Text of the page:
The District Court order in this case is nothing like the order in Johnson. Petitioners do not claim that other officers were responsible for shooting Rickard; rather, they contend that their conduct did not violate the Fourth Amendment and, in any event, did not violate clearly established law. Thus, they raise legal issues; these issues are quite different from any purely factual issues that the trial court might confront if the case were tried; deciding legal issues of this sort is a core responsibility of appellate courts, and requiring appellate courts to decide such issues is not an undue burden.
Id. at 2019. The Supreme Court viewed the case (on the jurisdictional point) as indistinguishable from Scott v. Harris, 550 U.S. 372, 380–81, 127 S.Ct. 1769, 167 L.Ed.2d 686 (2007), where the Court, aided by a videotape, analyzed qualified immunity and instructed that a court cannot ignore what is plainly supported by the record. See Plumhoff, 134 S.Ct. at 2020.
Mr. Leatherwood argues that the district court's ruling was a determination of evidentiary sufficiency and is not reviewable. Aplee. Supp. Br. 17. Defendants disagree. See Aplt. Br. 3–4.1 The district court seemed to recognize that the material facts were undisputed.2 Leatherwood, 2013 WL 3058078, at *3.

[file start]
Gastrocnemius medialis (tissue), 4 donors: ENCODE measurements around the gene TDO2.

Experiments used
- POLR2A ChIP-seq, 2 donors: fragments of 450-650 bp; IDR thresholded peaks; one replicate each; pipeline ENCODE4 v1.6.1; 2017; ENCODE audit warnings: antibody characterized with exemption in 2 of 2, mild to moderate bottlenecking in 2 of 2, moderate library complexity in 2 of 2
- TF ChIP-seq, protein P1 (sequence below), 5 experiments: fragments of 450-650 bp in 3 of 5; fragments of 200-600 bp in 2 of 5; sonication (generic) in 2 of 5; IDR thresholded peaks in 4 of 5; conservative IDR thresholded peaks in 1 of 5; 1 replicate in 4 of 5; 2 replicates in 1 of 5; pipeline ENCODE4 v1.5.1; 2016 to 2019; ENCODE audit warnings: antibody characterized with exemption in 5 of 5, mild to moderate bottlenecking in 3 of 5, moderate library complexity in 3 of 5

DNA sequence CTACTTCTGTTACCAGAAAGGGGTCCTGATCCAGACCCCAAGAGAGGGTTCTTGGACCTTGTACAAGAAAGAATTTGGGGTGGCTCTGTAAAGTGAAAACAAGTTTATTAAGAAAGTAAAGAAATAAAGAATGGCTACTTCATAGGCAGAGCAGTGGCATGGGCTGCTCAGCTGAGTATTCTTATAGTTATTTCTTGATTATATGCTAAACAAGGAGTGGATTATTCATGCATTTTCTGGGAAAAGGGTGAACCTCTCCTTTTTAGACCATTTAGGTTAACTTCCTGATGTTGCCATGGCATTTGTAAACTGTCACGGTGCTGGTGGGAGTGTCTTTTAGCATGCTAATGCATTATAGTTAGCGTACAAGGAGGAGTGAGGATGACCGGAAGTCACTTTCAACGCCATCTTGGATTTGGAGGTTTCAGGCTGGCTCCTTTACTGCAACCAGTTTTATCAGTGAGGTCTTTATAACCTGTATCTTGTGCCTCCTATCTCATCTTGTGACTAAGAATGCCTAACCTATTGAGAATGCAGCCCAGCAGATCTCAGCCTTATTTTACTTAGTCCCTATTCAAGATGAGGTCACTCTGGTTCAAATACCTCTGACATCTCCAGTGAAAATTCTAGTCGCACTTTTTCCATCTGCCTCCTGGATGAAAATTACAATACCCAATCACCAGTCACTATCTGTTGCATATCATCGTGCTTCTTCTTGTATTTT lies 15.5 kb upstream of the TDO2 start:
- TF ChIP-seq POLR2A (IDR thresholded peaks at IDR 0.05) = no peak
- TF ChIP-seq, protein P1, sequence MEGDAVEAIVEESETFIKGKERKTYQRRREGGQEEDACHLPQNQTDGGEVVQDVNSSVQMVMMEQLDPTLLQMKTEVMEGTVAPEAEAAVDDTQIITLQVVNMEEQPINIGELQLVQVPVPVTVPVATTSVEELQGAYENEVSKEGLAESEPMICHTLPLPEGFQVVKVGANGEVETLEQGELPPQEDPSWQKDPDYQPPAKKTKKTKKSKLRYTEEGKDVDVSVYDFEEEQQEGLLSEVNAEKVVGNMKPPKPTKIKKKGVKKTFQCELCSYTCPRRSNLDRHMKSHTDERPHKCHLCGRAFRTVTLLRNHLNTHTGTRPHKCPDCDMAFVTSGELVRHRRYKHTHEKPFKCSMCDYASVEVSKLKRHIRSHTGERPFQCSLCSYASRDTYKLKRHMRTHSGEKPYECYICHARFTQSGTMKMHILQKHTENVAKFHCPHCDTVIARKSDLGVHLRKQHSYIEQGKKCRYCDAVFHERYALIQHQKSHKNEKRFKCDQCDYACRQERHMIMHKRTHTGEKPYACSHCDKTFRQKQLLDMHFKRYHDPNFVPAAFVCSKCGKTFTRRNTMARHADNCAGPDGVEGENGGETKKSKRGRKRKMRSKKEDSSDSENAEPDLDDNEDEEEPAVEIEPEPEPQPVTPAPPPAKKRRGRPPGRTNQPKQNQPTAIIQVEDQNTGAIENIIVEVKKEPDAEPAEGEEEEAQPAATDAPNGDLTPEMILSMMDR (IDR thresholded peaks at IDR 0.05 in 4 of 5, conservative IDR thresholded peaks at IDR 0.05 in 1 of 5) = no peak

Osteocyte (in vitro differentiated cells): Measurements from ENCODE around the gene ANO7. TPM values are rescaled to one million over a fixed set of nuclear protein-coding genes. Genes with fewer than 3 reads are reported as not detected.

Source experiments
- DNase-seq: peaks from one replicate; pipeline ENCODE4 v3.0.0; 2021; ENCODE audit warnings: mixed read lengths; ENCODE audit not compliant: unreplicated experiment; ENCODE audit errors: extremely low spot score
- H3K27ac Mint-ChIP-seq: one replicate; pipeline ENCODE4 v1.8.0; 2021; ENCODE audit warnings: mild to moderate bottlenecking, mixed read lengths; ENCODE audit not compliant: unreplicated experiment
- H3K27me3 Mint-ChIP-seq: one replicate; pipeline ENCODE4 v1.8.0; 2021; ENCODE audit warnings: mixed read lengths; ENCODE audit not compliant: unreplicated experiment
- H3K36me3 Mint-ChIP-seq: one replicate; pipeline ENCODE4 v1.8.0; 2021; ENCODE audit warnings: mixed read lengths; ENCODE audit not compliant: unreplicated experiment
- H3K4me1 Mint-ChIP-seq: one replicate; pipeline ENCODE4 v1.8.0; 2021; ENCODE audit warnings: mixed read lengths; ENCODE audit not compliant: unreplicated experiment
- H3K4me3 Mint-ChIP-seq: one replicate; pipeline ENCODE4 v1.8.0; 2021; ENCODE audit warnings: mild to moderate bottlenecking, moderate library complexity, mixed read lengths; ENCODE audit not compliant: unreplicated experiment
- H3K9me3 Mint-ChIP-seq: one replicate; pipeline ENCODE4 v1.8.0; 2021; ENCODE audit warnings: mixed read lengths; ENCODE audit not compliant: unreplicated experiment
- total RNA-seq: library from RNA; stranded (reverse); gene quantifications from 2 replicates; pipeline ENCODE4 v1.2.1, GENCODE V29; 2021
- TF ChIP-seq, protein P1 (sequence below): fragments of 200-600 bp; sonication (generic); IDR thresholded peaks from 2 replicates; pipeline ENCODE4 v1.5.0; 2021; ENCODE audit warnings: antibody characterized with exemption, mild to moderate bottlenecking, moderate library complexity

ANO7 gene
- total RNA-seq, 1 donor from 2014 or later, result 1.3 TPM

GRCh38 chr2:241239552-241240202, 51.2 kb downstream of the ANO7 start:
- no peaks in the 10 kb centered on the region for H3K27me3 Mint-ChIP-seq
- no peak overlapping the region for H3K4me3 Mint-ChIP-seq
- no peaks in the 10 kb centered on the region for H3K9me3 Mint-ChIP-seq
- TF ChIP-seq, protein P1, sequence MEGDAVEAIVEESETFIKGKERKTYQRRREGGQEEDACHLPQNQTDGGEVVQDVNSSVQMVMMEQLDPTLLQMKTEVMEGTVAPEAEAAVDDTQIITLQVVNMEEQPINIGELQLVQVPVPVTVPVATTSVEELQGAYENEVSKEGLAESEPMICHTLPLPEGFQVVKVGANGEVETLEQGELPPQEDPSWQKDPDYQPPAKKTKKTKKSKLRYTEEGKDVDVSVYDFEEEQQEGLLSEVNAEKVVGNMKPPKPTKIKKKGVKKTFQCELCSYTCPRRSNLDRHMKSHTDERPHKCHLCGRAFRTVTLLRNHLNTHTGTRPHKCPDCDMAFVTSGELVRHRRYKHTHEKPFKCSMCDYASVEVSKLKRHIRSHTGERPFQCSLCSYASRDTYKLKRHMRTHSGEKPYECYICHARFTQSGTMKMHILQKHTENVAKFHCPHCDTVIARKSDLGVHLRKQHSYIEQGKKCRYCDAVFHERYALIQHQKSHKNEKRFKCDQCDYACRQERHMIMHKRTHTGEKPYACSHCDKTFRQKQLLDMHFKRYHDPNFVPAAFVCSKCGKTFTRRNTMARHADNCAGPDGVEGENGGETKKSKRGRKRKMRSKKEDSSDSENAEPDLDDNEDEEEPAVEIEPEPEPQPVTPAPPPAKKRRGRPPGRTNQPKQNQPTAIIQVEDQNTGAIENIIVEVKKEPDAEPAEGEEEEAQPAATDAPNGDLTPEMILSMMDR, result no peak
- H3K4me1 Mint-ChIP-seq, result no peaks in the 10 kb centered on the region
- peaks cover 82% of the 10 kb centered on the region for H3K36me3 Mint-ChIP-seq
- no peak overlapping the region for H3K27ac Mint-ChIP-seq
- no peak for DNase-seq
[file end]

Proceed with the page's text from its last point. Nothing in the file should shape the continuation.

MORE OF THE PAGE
The issue in this case is whether the Defendants' conduct violated the Fourth Amendment with an unreasonable search and the method of analysis should be the same as in Plumhoff and Scott . Fourth Amendment reasonableness is a legal question, and on this record it is plainly quite different than any factual issues which might be resolved at a trial. See Medina v. Cram, 252 F.3d 1124, 1131 (10th Cir.2001). In other words, we need not engage in second-guessing whether the evidence supports an inference “that particular conduct occurred.” Behrens, 516 U.S. at 313. Defendants ask us to review primarily legal issues, and we have jurisdiction to do so.
We view the facts in the light most favorable to Mr. Leatherwood as the party opposing summary judgment and draw reasonable inferences in his favor. Tolan v. Cotton, ––– U.S. ––––, ––––, ––––, 134 S.Ct. 1861, 1866, 1868, –––L.Ed.2d ––––, ––––, –––– (2014). In this context, when the district court concludes certain facts could be found in favor of the plaintiff, we ordinarily take those facts as true. Johnson v. Jones, 515 U.S. 304, 319, 115 S.Ct. 2151, 132 L.Ed.2d 238 (1995); Booker, 745 F.3d at 409–10. When the district court does not set forth with specificity the facts it relied on, we may look to the record to determine which facts the court likely assumed. Behrens, 516 U.S. at 313 (citing Johnson, 515 U.S. at 319). The facts in the light most favorable to Mr. Leatherwood are as follows: